Yesterday we had our Meet the Lambs event at Rainbow Wood Farm. Parents and kids met us in the front courtyard at the farm, where we greeted them in the sunshine with teas and coffees. Once each group had arrived, James the farmer came to take them on a walk through the farmyard where sheep and their young lambs lounged in a sunny pen bedded with lots of straw. He stopped and talked about the lambing process and how he likes to try to lamb the ewes outside in the field wherever possible as this is a more natural and comfortable environment for them. However, if it is a difficult birth or if the new lamb is struggling to suckle then he will bring them to the lambing shed where it is warmer and more sheltered and he can keep a closer eye on them. Often, when the lambs are born, James will give them a biodegradable plastic coat. This significantly helps them to keep their body temperature up on cold, windy or rainy nights, which is when newborn lambs are at their most vulnerable.
James also introduced us to Hurricane, his stock bull. He is absolutely monstrous in size. I couldn’t quite believe how big and muscular he was – more like how I imagine a rhinoceros to be. James had bought him in Scotland for £3000 (actually quite cheap for a bull) and had spent another £300 just to get him home. He is a magnificent beast of great power – I’d have been petrified if he hadn’t been safely behind bars!
There were also pigs and piglets in their own pens. However, the piglets were small enough to run between the bars of the fence and seemed to be free to scamper around the yard snuffling at piles of hay and muck.
At the end of the yard we went into the lambing shed where there were more mothers and their lambs, which were having a difficult time feeding. James indicated one lamb that was much smaller and slimmer than many of the others and had a distinctly bowed back – a clear sign that it had not been receiving the nutrition that it required for a healthy bone structure.
There was a small pen in the corner that housed the ‘pet lambs’. These were lambs that were either orphaned, their mothers not surviving the birth, or had been taken from their mothers because they were one of a triplet or quadruple. James has a rule that mothers are only allowed back into the field with two lambs. Any more than this and the extra lambs are unlikely to get the nutrition they need to survive; so, better to allow all of the mother’s milk to be split between the two sturdiest lambs. While many farmers would not bother to look after the extra lambs, James does his best to give each one a chance by suckling them through an automated feeding mechanism.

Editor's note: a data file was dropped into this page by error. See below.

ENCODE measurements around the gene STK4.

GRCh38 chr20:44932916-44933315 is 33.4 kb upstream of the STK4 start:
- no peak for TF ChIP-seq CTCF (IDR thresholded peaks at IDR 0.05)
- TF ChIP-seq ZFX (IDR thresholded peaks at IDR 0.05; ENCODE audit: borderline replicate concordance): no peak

At this point, James allowed us to hold and stroke one of the pet lambs. They were all incredibly friendly, obviously used to human contact having been looked after by James and his team.
We all got the chance to have a cuddle, the tiny little one with the mottled black and white coat nuzzling my chin with its wet nose as I dug my fingers into it oily fur to give it a little scratch behind the head. They really are just so cute! When I asked James if I could take one home with me he laughed and said ‘sure, I’ll even send you off with some milk for it’ – I’m still not completely sure if he was being serious or not.
James also talked about the calving which has been happening simultaneously over the last few weeks. Across the barn was the calving pen where we could see a calf that had been born just a few hours earlier, wobbling around on its new found feet. It’s the busiest time of year for the farmers, having to be on call 24/7 to assist in births whenever necessary over a period of 6 weeks or so. The farm is a suckler farm, which means that they breed cattle and lambs to be sent as stock to other farms for the production of dairy and meat – rather than producing dairy or meat themselves.
We had 3 groups arriving throughout the day. Each group was split into two, half of them going into the farm to see the animals, the others remaining in the courtyard where we had set up a lamb trivia quiz and some sheepy arts a crafts to keep them occupied while they waited. Everyone got stuck in to all of the activities and some beautiful badges and bookmarks were made – unfortunately I didn’t get any pictures of any made by the kids, but here are some of the pieces we made as examples.
A fantastic day was had by all and it was an intriguing insight into the world of lambing and calving on a suckler farm.